23.05.

1915: Bloodbath at the Isonzo River: Italy vs. Austria-Hungary

1915: Bloodbath at the Isonzo River: Italy vs. Austria-Hungary
Photo Credit To Wikipedia Commons

Story Highlights

  • Historical event:
  • 23 May 1915
  • During World War I, more than 1,000,000 people, including many people from Croatia, lost their lives on the Italian battlefield. The war between Italy and Austria-Hungary began on this day. Italy fired first shells near the town of Cervignano del Friuli (twenty kilometers west of today's Italian-Slovenian border).

On this day in 1915 the Kingdom of Italy declared war on Austria-Hungary (during World War I, which had started in 1914).

Italy was originally neutral during World War I, and technically part of the Central Powers. However, it later decided to enter the war on the Entente side, after the Entente Powers secretly promised to give Italy the Croatian coastal territories on the Adriatic.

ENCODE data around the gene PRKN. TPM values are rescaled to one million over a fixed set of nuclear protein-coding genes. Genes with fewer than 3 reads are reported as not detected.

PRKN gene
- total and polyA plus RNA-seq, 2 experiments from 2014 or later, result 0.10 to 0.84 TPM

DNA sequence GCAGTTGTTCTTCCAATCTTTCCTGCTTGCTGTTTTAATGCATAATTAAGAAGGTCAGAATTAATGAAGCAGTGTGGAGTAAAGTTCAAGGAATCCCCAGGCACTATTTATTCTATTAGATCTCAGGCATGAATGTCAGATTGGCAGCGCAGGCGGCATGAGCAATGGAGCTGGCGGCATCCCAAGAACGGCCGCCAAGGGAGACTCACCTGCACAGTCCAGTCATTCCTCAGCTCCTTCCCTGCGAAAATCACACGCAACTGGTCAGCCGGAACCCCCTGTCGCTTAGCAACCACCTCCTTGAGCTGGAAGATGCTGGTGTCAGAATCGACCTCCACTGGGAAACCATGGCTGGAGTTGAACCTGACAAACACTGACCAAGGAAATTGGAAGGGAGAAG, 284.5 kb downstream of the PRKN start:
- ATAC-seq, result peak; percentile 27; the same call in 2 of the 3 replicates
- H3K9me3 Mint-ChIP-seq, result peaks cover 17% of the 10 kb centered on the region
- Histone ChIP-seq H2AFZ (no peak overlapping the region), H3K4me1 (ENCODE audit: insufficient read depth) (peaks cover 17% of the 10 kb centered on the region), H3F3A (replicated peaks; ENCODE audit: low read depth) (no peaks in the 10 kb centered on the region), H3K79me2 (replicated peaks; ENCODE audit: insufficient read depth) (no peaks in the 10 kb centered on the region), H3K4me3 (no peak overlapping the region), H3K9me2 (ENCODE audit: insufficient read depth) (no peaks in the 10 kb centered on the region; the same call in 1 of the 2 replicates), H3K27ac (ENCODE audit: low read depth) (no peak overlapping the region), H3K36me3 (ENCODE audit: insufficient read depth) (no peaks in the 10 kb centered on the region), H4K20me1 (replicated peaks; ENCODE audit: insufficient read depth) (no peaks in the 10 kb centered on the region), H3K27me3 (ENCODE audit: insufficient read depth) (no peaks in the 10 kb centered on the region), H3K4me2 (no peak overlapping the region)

Italy fired the first shells near the town of Cervignano del Friuli (twenty kilometers west of today’s Italian-Slovenian border).

Italy’s Head of General Staff (Italian: Capo di Stato Maggiore) was General Luigi Cadorna. He advocated frontal attacks on the battlefield, which had disastrous consequences for the Italian soldiers (hundreds of thousands were killed).

General Cadorna was planning to break through the Austro-Hungarian defense on the river Soča (Isonzo), then penetrate the area of Karst towards Ljubljana, and continue towards Vienna.

It was a huge plan, and totally unrealistic. Namely, trenches, barbed wire and machine guns were used at the time, and made such a dramatic breakthrough impossible.

The war soon turned into an exhausting trench warfare on the Italian battlefield, similar to the one on the Western Front in France.

More than 1,000,000 people lost heir lives on the Italian battlefield. About 650,000 people were killed on the Italian side, and about 400,000 on the Austro-Hungarian side.

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